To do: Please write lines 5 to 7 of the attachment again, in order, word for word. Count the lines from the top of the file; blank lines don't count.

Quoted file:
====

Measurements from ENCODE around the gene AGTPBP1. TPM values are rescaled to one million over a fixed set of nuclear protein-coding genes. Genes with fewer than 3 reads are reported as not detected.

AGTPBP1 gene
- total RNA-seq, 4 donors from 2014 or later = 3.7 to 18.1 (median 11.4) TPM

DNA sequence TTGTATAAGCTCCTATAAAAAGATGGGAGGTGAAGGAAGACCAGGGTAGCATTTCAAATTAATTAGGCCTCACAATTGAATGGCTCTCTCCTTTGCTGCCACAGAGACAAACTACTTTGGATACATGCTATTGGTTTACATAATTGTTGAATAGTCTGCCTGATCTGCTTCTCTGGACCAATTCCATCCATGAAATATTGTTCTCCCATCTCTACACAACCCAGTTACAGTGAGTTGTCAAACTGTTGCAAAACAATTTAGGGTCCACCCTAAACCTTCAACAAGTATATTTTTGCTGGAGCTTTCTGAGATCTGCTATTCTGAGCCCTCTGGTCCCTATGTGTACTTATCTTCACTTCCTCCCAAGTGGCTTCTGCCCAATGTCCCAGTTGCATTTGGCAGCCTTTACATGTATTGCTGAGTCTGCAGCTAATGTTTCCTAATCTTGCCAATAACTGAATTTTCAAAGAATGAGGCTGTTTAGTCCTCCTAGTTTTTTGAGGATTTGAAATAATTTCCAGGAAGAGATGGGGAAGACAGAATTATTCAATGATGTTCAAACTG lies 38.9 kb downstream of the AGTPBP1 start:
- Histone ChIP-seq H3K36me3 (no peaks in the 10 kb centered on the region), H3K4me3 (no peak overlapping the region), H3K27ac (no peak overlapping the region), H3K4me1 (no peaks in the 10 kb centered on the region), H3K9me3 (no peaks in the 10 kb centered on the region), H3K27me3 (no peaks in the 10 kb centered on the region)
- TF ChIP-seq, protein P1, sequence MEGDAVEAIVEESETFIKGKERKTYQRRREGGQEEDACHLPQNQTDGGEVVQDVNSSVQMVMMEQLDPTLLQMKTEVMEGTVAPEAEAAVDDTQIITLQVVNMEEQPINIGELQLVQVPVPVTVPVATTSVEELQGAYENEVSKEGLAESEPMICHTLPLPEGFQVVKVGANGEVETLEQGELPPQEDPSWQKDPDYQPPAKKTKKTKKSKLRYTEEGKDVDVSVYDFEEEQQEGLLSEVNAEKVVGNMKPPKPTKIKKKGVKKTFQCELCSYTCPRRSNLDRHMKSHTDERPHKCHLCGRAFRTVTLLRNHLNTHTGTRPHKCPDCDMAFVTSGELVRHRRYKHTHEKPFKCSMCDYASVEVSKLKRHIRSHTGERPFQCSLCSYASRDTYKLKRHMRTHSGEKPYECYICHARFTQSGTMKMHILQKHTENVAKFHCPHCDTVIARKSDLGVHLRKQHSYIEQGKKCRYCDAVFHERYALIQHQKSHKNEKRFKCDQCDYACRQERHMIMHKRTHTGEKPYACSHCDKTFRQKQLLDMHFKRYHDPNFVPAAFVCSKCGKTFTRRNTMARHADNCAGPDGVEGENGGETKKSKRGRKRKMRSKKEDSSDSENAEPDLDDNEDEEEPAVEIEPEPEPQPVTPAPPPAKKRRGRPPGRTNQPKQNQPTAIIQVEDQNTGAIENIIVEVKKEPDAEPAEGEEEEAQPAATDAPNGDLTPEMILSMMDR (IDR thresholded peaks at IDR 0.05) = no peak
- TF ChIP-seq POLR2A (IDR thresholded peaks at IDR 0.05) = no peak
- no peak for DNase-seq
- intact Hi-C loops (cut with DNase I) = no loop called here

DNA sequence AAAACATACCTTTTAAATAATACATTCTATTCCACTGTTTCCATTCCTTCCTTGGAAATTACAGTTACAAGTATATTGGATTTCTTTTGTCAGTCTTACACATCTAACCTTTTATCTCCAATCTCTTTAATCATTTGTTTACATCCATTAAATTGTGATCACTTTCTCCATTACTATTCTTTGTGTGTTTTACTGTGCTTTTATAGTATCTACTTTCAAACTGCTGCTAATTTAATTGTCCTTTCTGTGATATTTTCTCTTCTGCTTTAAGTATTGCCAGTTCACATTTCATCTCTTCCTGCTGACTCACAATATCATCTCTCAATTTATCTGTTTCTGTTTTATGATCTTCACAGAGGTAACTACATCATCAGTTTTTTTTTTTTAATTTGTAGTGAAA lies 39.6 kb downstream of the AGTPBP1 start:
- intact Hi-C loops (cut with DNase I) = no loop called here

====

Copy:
- Histone ChIP-seq H3K36me3 (no peaks in the 10 kb centered on the region), H3K4me3 (no peak overlapping the region), H3K27ac (no peak overlapping the region), H3K4me1 (no peaks in the 10 kb centered on the region), H3K9me3 (no peaks in the 10 kb centered on the region), H3K27me3 (no peaks in the 10 kb centered on the region)
- TF ChIP-seq, protein P1, sequence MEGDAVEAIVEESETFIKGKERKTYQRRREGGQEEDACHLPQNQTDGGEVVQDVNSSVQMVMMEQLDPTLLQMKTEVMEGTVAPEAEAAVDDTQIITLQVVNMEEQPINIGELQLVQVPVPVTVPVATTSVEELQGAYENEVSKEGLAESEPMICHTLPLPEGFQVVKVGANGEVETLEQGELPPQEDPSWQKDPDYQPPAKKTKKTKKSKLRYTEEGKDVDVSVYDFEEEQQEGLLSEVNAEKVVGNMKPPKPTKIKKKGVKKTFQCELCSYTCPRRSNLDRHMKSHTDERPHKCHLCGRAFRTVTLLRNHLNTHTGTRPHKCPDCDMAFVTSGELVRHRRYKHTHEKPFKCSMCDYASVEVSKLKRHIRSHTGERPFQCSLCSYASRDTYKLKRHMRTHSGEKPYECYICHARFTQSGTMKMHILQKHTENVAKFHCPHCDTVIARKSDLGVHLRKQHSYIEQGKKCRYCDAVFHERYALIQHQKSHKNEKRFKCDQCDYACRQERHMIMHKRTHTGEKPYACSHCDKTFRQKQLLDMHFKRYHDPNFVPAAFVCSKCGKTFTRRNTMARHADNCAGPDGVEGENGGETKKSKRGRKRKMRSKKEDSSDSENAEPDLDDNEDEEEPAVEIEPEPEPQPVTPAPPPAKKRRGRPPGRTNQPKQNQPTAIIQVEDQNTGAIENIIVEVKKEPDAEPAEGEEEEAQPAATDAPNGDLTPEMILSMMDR (IDR thresholded peaks at IDR 0.05) = no peak
- TF ChIP-seq POLR2A (IDR thresholded peaks at IDR 0.05) = no peak